Friday Morning – Playing Catchup
I need to apologize for the scant number of articles posted over the past couple of days. Demands on my time this week have been more than I was able to keep up with and I've been called away from FG HQ more than usual, but I think that things will start calming down a bit now. I hope to get caught back up with the postings today and tomorrow. There is lots of good stuff waiting for us.
Here are a couple of things I pulled out of the In Box to get things going this morning:
* I don't know if you caught this or not, but JEMS reported Tuesday that Ford Motor Co. has recalled 3,100 ambulances because their diesel engines might stop running suddenly while driving along. CLICK HERE to read that one. Apparently they still haven't figured out why they suddenly catch fire while parked in the station. I guess that one will eventually get taken care of through attrition.
* Speaking of ambulances, the Massachusetts Institute of Technology – MIT – is far and away probably the top engineering school in the country, if not the entire world. And when they take on a project, good things happen. The students there operate their own EMS service using their own ambulace and they take advantage of their scholastics to try and improve the equipment and gadgets that are normally carried on ambulances everywhere.
About every ten years their ambulance reaches its replacement age and wear, so they start designing their own specs. utilizing a practical but advances wish-list of how they want the new one to be configured. Their latest unit was reaching that stage when in 2011 they began designing the replacement. This time they concentrated on patient and medic safety inside the box and the results of their work is now on the streets in their newly-acquired ambulance.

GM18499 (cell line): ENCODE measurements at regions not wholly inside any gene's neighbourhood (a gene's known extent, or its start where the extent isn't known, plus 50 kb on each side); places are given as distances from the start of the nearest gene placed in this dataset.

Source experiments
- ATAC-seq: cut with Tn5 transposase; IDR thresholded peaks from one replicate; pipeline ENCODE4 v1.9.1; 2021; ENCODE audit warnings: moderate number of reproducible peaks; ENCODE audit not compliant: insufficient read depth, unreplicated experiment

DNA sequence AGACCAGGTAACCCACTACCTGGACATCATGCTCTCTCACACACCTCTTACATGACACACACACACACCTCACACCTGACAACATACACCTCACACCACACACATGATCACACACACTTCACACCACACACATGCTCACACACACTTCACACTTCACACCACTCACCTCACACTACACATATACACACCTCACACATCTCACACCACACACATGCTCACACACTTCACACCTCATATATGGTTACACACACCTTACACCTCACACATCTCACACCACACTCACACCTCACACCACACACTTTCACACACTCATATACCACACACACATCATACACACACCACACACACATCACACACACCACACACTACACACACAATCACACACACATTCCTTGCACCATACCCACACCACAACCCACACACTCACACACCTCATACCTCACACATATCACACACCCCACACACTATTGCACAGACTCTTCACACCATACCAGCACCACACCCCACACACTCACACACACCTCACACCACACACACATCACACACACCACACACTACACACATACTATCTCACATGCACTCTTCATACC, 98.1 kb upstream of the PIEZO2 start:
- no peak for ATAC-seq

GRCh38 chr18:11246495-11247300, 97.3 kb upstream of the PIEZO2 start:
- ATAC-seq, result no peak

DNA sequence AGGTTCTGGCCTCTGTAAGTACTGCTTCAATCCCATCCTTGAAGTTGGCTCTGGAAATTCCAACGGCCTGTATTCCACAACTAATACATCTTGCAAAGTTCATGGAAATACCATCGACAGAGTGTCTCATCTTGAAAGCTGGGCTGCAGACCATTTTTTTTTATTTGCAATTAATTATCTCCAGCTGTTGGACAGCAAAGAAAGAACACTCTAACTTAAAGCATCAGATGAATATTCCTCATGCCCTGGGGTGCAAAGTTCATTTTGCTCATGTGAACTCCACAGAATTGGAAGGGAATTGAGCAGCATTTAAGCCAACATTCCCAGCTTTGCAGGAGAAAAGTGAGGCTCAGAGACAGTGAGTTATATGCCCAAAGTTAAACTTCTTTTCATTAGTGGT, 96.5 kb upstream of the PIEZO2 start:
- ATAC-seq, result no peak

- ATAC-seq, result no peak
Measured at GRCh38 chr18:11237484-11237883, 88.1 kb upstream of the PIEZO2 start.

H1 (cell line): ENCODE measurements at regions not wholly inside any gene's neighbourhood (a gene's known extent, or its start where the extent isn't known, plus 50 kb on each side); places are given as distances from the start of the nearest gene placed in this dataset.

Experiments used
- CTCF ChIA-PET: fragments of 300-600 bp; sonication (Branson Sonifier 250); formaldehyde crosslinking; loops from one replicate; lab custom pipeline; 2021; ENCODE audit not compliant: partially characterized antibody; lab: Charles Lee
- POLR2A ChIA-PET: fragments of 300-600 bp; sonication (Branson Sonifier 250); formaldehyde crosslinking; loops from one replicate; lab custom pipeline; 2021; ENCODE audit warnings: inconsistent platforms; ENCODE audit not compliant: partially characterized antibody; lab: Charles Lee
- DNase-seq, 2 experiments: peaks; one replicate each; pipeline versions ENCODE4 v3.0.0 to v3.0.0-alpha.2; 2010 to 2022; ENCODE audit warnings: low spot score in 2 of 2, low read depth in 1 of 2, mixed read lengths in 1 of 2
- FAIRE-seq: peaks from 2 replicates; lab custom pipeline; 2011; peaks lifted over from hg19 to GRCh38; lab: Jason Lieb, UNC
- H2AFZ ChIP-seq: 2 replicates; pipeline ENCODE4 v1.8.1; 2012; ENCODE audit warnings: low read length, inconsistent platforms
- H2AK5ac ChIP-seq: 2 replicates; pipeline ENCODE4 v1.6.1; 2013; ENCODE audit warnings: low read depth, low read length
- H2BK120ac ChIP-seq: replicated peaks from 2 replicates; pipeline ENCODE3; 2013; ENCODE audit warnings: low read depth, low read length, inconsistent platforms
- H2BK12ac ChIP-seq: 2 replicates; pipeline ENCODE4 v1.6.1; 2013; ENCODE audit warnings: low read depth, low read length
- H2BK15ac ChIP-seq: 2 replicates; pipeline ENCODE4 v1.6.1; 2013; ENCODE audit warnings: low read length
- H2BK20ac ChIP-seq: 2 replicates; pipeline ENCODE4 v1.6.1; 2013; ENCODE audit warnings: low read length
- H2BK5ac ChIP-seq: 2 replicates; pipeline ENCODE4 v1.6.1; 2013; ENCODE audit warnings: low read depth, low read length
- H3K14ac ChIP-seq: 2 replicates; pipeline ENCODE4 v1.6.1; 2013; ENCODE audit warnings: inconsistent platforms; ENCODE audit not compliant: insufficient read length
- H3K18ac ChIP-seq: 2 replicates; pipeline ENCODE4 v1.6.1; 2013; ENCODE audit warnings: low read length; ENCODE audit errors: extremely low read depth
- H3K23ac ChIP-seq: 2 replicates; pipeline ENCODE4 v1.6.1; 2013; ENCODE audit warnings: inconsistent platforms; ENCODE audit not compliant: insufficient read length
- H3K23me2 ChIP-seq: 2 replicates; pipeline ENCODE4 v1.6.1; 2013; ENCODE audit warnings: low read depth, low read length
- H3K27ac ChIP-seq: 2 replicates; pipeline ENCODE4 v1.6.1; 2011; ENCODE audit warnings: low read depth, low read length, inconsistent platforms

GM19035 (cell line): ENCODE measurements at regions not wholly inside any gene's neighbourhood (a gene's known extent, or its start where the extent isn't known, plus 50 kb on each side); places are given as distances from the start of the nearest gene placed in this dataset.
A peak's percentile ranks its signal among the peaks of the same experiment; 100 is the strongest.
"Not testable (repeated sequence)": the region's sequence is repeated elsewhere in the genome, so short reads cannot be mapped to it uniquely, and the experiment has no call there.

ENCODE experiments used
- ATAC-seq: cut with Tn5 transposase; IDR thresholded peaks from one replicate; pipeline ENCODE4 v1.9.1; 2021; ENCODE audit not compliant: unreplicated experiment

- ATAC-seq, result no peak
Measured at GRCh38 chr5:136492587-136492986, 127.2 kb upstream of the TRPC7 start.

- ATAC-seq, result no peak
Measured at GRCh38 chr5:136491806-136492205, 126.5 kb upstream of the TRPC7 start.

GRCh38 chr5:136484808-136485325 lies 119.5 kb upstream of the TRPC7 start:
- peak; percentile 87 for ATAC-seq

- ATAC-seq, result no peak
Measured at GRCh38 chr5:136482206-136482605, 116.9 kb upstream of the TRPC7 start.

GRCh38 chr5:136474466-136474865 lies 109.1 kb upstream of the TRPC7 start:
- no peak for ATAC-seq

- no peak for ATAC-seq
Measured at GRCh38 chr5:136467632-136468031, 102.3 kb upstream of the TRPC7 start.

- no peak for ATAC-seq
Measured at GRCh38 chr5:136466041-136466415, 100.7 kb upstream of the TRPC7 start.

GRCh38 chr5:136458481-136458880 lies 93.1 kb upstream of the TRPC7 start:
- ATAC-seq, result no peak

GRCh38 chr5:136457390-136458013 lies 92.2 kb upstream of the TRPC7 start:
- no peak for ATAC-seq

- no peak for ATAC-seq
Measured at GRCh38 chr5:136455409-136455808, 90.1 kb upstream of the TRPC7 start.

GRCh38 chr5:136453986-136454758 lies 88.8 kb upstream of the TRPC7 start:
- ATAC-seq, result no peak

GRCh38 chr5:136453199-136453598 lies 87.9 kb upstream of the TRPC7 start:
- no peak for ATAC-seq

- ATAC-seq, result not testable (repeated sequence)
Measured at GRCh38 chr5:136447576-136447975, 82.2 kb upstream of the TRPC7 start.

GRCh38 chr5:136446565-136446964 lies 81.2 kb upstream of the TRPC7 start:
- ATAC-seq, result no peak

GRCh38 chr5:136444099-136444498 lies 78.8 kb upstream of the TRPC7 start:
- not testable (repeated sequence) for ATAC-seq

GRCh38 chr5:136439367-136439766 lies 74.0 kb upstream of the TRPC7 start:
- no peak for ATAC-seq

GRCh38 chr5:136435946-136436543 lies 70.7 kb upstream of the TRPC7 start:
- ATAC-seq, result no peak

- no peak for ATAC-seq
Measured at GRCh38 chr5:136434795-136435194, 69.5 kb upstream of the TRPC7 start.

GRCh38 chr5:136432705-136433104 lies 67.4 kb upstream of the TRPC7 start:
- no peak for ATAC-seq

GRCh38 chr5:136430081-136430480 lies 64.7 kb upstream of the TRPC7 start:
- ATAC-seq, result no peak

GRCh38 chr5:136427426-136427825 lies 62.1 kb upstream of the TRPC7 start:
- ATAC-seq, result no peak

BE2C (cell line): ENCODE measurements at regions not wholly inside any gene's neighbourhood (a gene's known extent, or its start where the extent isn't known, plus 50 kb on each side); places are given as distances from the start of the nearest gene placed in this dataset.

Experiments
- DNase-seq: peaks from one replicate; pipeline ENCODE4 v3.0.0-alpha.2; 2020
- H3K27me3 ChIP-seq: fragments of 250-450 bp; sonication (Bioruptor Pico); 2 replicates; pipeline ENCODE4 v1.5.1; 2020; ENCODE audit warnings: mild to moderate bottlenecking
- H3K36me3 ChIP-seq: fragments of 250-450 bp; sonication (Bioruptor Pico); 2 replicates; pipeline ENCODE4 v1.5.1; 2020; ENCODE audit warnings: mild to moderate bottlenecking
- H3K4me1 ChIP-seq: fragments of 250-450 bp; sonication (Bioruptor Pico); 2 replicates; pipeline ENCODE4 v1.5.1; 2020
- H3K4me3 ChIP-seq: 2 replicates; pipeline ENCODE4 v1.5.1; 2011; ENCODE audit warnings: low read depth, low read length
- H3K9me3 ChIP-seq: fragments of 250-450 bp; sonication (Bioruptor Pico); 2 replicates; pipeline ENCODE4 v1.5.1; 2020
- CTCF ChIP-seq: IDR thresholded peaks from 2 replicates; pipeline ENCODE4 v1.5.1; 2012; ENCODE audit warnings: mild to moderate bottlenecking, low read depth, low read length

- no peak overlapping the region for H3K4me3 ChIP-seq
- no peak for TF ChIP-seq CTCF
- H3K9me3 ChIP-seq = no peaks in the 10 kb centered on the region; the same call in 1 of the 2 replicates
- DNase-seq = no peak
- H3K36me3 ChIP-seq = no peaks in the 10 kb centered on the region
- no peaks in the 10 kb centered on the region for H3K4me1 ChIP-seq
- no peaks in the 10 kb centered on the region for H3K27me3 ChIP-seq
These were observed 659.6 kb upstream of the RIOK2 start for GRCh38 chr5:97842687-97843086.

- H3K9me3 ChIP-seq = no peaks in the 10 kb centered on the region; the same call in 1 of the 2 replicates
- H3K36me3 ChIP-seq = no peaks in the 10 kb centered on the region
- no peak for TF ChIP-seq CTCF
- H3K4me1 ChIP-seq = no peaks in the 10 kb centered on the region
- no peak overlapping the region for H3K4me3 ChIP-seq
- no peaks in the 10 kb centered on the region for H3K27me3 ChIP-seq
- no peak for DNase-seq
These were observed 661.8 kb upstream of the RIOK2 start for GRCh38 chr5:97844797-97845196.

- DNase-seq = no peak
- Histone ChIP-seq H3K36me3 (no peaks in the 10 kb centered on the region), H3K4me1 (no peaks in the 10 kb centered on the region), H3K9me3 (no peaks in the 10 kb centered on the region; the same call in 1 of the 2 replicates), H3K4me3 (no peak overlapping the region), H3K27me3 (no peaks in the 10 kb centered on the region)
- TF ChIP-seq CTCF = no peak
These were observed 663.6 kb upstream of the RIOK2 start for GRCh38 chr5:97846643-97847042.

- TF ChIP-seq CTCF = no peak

In an article from the university's own publication, MIT News is reporting in part:
As the ones who would be using the ambulance, the students felt they were best qualified to define its capabilities. For inspiration and guidance, they conducted teleconferences with leading global safety experts and went on site visits to see other EMT teams’ ambulances.
"We designed the ambulance around safety," says biology major Dylan Soukup ’14, who is current MIT-EMS chief. "We knew we wanted five-point harnesses, seats that swiveled, equivalent storage on either side of the stretcher, and other essentials. We went feature-by-feature."
After six months, it was time to turn the blueprints into reality, a task that had its own challenges, Forgues says. "A number of major manufacturers wouldn’t even bid on it," he says, due to the ambulance’s unusual dimensions and customizations. Eventually, Braun Ambulances accepted the challenge, taking eight months to complete the vehicle. Braun used their 23-foot Chief XL chassis ambulance as the model for the new MIT ambulance — which left just 10 inches of wiggle room in the ambulance bay.
Notable among the vehicle’s safety features is a lack of "strike zones" — any protrusion that could cause an EMT to hit his or her head while working. Video displays are embedded flush with the wall, and eye-level cabinets have been replaced with drawers with magnetic seals. Not only do these drawers not accidentally open as the ambulance turns a corner — as they did in the previous ambulance — but their contents are more accessible than a cabinet’s, where front items may obscure objects in the back.
The MIT-EMS crew shows off their new "bus."
It's a good, informative story and shows what can be done when a problem is looked at from the "outside" where preconceived notions don't exist as much. Read the complete ARTICLE HERE and then we can chat about it in the day room after we finish getting the equipment checked out. This will keep us busy discussing it for a while, so I'll get a couple of pots started in the Bunn-O-Matic for us. See you there.
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